This bill thus creates an independent Watchdog that is housed at the Federal Reserve with the authority to ensure that Americans get the accurate information they need on banks and other financial products. It calls for the government to have more involvement in hopes of avoiding future risks to our financial market. The Consumer Financial Protection bureau would be comprised of several pieces. These include: the necessity for a Financial Head with independent budget. They would also have an independent rule writing and examination and enforcement of these.  

The government has also set up a new hotline that consumers can use to report abuses, much like a complaint hotline. However, the Republican controlled House is hoping to eliminate the funding for the consumer watchdog.

As you might expect government is a much needed part in a civilized society. Having taking a look at our nations past history and in times of financial boom and bust, one can agree that a government that works hand-in-hand with the private sector and in the interest of the people is one that works best. The idea that a single act or piece of legislation will root out all greed and self interest in the system is certainly a fallacy. In my opinion its up to each and every one of us to take personal responsibility for our actions, including those of investments, and at the same time try to share a common sense of personal responsibility in generations to come.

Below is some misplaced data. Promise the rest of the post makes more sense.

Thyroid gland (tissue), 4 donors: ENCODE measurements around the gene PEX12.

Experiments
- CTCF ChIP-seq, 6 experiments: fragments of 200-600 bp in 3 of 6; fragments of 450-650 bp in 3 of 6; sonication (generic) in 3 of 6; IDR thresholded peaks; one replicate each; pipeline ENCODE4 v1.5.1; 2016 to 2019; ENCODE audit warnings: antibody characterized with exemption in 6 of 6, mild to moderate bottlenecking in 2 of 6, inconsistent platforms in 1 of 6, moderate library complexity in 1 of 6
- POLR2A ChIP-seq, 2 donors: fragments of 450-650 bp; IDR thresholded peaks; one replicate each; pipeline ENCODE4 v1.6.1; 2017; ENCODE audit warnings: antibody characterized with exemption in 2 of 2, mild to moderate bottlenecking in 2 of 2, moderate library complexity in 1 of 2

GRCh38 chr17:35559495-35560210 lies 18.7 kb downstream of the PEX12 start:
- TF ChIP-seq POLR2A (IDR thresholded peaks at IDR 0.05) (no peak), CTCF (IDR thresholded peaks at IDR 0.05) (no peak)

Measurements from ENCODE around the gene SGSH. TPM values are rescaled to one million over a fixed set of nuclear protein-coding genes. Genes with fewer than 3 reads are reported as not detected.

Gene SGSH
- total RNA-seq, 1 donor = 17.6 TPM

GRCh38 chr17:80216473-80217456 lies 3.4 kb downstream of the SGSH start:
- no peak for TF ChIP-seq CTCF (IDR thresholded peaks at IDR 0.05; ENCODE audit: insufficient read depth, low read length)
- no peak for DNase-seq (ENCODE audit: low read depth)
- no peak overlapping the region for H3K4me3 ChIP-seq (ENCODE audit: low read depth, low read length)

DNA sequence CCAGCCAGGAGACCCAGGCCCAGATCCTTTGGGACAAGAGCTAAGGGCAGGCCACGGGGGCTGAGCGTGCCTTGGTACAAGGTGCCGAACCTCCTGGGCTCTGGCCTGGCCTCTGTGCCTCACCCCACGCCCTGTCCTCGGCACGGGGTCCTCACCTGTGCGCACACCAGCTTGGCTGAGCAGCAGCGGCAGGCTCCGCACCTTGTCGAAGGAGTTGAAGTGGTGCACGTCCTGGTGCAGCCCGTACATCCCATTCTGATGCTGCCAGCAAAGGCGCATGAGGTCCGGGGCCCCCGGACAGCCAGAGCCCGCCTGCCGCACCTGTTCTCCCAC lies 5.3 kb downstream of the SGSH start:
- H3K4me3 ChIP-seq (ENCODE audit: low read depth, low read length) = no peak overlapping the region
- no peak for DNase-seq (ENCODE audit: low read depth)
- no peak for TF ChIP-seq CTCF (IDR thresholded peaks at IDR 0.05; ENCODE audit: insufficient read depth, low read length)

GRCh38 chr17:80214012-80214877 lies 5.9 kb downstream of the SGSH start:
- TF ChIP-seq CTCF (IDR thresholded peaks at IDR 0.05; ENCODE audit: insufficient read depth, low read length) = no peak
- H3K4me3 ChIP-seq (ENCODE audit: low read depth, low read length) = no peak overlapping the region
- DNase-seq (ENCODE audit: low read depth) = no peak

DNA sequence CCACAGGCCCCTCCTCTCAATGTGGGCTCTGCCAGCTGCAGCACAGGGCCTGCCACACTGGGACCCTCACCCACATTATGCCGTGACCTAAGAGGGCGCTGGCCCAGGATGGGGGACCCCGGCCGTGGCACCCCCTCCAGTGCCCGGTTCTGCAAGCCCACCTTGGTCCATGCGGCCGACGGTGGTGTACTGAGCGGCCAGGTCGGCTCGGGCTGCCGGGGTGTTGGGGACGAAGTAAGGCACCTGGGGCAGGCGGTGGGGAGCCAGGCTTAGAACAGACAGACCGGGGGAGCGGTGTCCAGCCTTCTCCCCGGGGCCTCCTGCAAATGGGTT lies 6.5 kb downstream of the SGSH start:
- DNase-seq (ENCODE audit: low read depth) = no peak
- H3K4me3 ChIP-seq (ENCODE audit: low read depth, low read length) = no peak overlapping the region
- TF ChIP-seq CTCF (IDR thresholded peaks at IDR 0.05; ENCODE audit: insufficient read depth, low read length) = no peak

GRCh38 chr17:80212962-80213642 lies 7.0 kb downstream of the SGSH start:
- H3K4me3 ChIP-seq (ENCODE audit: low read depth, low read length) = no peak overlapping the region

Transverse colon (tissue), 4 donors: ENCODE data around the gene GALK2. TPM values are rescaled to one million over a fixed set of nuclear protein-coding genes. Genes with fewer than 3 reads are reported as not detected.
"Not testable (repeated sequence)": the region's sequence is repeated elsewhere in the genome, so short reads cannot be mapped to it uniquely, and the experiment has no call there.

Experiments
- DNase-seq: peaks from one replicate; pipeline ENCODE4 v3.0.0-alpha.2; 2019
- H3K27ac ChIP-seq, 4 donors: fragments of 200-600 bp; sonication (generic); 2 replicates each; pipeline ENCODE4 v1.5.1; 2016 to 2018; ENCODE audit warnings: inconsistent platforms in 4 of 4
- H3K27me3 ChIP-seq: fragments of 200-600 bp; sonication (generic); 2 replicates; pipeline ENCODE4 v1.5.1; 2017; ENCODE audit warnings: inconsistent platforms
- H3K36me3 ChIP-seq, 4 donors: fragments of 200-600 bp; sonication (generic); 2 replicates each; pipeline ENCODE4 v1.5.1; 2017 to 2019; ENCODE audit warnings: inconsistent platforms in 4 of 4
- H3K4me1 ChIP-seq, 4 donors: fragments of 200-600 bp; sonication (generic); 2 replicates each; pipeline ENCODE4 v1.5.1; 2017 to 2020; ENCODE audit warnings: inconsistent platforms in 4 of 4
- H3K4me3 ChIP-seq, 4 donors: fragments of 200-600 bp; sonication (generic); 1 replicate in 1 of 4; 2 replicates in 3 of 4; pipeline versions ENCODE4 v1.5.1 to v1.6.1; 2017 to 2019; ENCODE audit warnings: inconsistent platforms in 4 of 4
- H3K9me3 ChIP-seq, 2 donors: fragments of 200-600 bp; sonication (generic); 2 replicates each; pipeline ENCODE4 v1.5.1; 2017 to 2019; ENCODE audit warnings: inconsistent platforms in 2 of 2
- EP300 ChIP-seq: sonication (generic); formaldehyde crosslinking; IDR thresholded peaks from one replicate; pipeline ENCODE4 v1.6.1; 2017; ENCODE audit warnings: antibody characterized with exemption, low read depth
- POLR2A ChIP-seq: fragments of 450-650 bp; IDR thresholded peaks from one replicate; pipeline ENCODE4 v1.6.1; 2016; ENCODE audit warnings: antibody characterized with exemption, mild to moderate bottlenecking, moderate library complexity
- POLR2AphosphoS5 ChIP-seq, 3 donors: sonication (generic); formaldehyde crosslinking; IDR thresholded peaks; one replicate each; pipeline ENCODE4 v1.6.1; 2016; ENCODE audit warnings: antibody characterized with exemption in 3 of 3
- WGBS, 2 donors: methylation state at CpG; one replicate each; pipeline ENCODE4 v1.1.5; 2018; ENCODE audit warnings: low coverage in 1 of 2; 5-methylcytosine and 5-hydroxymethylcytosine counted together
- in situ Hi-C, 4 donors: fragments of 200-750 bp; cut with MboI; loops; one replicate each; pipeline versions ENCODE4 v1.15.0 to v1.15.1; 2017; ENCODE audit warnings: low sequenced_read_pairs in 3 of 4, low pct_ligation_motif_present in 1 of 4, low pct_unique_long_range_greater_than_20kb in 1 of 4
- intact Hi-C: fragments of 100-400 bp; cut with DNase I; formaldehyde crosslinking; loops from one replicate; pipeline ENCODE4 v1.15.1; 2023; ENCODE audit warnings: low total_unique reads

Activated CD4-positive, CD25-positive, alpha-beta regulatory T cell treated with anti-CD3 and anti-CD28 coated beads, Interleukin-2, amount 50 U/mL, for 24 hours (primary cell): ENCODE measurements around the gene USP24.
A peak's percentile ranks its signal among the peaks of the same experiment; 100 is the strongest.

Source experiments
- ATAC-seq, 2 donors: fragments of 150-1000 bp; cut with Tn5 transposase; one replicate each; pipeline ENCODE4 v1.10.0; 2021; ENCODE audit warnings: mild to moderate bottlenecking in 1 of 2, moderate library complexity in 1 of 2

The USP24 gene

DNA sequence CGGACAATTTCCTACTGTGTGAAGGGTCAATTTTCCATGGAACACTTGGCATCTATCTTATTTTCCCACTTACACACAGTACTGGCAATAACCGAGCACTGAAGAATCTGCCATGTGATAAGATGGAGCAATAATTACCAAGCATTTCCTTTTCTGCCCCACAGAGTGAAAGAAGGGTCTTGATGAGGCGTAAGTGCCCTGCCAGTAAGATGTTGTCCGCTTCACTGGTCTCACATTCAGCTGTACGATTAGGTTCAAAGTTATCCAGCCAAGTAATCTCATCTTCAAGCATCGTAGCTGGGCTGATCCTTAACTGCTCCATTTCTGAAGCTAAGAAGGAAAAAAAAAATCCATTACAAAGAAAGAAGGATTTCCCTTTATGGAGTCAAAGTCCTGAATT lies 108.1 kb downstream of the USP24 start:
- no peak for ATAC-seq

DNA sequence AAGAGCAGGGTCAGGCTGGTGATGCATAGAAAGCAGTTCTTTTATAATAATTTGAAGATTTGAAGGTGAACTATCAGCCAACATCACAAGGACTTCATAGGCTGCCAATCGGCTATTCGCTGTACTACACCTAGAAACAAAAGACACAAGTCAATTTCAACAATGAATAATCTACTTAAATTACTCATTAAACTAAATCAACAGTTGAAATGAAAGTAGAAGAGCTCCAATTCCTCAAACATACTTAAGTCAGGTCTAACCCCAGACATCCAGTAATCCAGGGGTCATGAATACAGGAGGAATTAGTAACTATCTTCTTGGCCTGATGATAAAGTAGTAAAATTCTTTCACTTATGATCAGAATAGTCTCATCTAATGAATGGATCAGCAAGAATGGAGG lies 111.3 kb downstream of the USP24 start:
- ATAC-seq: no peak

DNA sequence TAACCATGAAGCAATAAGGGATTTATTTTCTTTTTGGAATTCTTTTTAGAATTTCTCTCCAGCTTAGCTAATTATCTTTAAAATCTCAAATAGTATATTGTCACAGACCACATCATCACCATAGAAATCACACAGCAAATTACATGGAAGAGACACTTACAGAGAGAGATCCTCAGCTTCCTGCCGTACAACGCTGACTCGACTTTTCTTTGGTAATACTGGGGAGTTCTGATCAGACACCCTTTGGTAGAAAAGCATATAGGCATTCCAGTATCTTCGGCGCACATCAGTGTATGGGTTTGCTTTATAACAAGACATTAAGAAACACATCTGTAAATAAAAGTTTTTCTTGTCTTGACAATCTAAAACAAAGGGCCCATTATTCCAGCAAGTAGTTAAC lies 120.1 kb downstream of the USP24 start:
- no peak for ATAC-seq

Most of Dodd-Frank’s provisions have a deadline of one year.  That means we have past the half-way point, with the second half been all uphill.  Although Republicans want to repeal the act, all they might be able to do is to trim around the edges.  In light of significant costs to implement and massive budget cuts been proposed, perhaps the two parties should come to a consensus on what can be trimmed, so that the Bill can take effect in protecting consumers. 

Now that the Republicans are in control of Congress, they want to roll back the bill by trimming the edges.

Contrary to what government has tried to convince the public of in the last past years, America was made great by private industry both by smalls businesses and giant corporations.  Can America regain its competitive edge?

For more information and details on the act visit:


Obama Extending Bush Tax Cuts

Tuesday, December 07, 2010 Reporter: RuninDC 0 Responses